[ExI] Human Experimenting

Stefano Vaj stefano.vaj at gmail.com
Wed May 20 10:18:51 UTC 2009

I think that the following remarks may have something to do with the
subject recently raised on experiments performed with their consent on
inmates facing execution (or perhaps even just long jail sentences),
obviously with same trade-off as to their sentences.

<<The last half of the 20th Century was a time of explosive growth in
growth in high technology medicine. Effective chemotherapy for many
microbial diseases, the advent of sophisticated vaccination, the
development and application of the corticosteroids, and the
development of extracorporeal and cardiovascular prosthetic medicine
(cardiopulmonary bypass, hemodialysis, synthetic arterial vascular
grafts and cardiac valves) are but a few examples of what can only be
described as stunning progress in medicine derived in large measure
from translation research.

The closing decades of the last century brought confident predictions
from both academic and clinical researchers (scientists and physicians
alike) that the opening decade of this century would see, if not
definitive cure or control, then certainly the first truly effective
therapeutic drugs for cancer, ischemia-reperfusion injury (i.e. heart
attack, stroke and cardiac arrest), multisystem organ failure and
dysfunction (MSOF/D), immunomodulation (control of rejection and much
improved management of autoimmune diseases), oxygen therapeutics and
more radically, the perfection of long term organ preservation,
widespread use of the total artificial heart (TAH) and the clinical
application of the first drugs to slow or moderate biological aging.

However, none of these anticipated gains has materialized, and
countless drug trials in humans based on highly successful animal
models of MSOF/D, stroke, heart attack, cancer, and immunomodulation
have failed. Indeed it may be reasonably argued that the pace of
therapeutic advance has slowed. By contrast, the growth of technology
and capability in some areas of diagnostic medicine, primarily
imaging, has maintained its exponential rate of growth and, while much
slower than growth in other areas of technological endeavor, such as
communications and consumer electronics, progress has been impressive.

Why has translational research at the cutting edge of medicine (and in
particular in critical care medicine) stalled, or often resulted in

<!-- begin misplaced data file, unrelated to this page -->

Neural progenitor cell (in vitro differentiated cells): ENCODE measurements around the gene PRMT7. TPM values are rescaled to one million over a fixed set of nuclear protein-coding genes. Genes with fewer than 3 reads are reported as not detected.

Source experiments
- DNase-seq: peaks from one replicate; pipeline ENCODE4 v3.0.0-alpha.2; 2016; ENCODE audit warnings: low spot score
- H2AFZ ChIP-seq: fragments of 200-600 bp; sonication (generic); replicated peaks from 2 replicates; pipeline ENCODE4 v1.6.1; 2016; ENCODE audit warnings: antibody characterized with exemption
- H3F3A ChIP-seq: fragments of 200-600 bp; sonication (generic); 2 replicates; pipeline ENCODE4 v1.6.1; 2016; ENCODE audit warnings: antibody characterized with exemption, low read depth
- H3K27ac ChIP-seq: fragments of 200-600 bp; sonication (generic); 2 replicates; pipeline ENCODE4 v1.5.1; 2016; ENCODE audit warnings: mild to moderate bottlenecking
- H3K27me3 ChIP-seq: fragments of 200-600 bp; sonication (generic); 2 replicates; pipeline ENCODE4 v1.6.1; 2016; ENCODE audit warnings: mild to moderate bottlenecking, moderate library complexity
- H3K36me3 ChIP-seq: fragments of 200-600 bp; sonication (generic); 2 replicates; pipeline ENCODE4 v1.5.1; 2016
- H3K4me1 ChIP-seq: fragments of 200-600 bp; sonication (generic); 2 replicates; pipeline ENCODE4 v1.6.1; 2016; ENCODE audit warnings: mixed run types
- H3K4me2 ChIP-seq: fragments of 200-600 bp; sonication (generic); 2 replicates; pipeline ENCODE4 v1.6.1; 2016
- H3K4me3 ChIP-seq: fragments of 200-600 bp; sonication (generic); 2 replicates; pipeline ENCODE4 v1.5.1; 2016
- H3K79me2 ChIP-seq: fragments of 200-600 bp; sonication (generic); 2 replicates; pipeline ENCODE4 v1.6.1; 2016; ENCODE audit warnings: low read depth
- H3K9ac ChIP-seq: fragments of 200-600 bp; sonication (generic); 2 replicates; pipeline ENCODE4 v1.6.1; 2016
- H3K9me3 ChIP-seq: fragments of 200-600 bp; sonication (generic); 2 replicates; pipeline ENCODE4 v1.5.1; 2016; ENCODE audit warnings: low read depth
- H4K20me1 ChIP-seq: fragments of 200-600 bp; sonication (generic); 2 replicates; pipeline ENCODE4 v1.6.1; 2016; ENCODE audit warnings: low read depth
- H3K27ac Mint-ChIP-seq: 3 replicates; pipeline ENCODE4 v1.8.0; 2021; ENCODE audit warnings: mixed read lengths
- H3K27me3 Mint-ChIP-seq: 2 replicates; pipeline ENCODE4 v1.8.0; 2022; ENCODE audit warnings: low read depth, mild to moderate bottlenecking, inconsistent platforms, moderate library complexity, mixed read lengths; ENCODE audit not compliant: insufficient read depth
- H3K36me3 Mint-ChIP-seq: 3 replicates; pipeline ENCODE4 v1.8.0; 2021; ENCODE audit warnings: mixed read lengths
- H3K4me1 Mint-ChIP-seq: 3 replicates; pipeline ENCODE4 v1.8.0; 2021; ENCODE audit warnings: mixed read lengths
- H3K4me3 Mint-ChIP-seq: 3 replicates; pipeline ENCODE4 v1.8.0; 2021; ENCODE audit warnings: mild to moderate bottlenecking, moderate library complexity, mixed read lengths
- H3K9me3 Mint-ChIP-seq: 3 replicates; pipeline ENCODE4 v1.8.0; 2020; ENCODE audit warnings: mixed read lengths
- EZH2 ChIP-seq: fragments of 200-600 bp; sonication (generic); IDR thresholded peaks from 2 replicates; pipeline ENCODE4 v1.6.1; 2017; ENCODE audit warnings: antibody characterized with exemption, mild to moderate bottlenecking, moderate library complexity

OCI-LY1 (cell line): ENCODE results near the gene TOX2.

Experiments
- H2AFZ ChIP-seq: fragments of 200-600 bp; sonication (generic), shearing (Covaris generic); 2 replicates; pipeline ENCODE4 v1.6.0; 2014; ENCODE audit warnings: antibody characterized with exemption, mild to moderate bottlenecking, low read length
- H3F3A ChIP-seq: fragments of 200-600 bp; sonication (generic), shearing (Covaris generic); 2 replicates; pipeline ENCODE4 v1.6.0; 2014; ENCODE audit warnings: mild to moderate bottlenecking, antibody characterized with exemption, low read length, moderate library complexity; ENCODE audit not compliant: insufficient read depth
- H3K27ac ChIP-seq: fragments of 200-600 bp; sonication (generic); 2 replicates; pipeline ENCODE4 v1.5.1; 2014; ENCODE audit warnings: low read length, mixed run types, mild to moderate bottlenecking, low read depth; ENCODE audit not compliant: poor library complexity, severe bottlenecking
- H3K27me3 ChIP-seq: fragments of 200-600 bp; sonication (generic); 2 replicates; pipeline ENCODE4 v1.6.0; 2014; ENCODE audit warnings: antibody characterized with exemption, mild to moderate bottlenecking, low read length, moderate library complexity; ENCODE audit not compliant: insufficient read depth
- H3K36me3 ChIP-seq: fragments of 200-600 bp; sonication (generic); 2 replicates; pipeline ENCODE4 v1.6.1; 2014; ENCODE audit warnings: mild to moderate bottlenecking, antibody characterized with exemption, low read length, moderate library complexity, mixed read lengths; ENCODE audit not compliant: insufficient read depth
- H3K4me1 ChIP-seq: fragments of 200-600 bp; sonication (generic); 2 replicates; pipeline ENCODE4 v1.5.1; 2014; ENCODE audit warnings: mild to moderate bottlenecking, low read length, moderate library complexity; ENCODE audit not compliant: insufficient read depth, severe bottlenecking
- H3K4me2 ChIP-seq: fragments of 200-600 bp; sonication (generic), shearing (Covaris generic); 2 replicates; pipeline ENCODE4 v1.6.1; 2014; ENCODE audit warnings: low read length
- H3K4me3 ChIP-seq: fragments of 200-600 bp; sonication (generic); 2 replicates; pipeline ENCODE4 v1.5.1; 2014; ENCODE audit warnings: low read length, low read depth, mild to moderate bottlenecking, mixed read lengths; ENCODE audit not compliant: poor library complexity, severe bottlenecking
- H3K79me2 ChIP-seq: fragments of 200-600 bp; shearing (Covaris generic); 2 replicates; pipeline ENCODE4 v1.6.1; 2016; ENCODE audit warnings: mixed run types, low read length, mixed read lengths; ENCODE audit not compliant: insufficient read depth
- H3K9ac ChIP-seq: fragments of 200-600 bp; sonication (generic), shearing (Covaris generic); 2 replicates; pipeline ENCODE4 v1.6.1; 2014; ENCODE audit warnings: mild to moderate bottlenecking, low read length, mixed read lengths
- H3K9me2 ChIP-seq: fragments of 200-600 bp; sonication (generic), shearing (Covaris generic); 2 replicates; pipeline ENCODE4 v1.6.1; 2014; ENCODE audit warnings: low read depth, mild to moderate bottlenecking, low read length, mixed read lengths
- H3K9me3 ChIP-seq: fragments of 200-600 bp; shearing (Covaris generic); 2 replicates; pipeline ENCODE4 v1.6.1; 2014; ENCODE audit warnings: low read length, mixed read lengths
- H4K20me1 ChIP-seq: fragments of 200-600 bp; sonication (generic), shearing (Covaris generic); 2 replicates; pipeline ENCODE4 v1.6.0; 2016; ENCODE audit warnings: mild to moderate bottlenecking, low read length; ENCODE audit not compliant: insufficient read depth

clinical trials that had to be halted due to increased morbidity and
mortality in the treated patients? The answers to these questions are
complex and multifactorial, and deserve careful review.

Renewed success in the application of translational research in humans
will require a return to the understanding and acceptance of the
inescapable fact that perfection of complex biomedical technologies
cannot be modeled solely in the animal or computer research
laboratory. The corollary of this understanding must be the acceptance
of the unpleasant reality that perfection of novel, let alone
revolutionary medical technologies, will require a huge cost in human
suffering and sacrifice. The aborted journey of the TAH to widespread
clinical application due to the unwillingness on the part of the
public, and the now extant bioethical infrastructure in medicine, to
accept the years of suffering accompanied by modest, incremental
advances towards perfection of this technology, is a good example of
what might rightly be described as a societal ‘failure of nerve’ in
the face of great benefit at great cost. It may be rightly said, to
quote the political revolutionary Delores Ibarruri, that we must once
again come to understand that, “It is better to die on our feet than
to live on our knees!”>>

As unpleasant as the subject may be, the inmates issue is of course
part of the much broader subject of experiments on human subjects,
which I submit is excessively restricted in contemporary times, up to
a level the justification of which, be it from a utilitarian, a
promethean or most other ethical POVs, is not entirely clear.

In particular, relatively high-risk experimenting calls in question a
number of other scenarios, such as:
- self-experimentation by the researcher;
- terminally sick patients;
- embryos, fetuses and anencefalic newborns;
- "volunteers" by way of contractual acceptance of the risk involved.

Stefano Vaj

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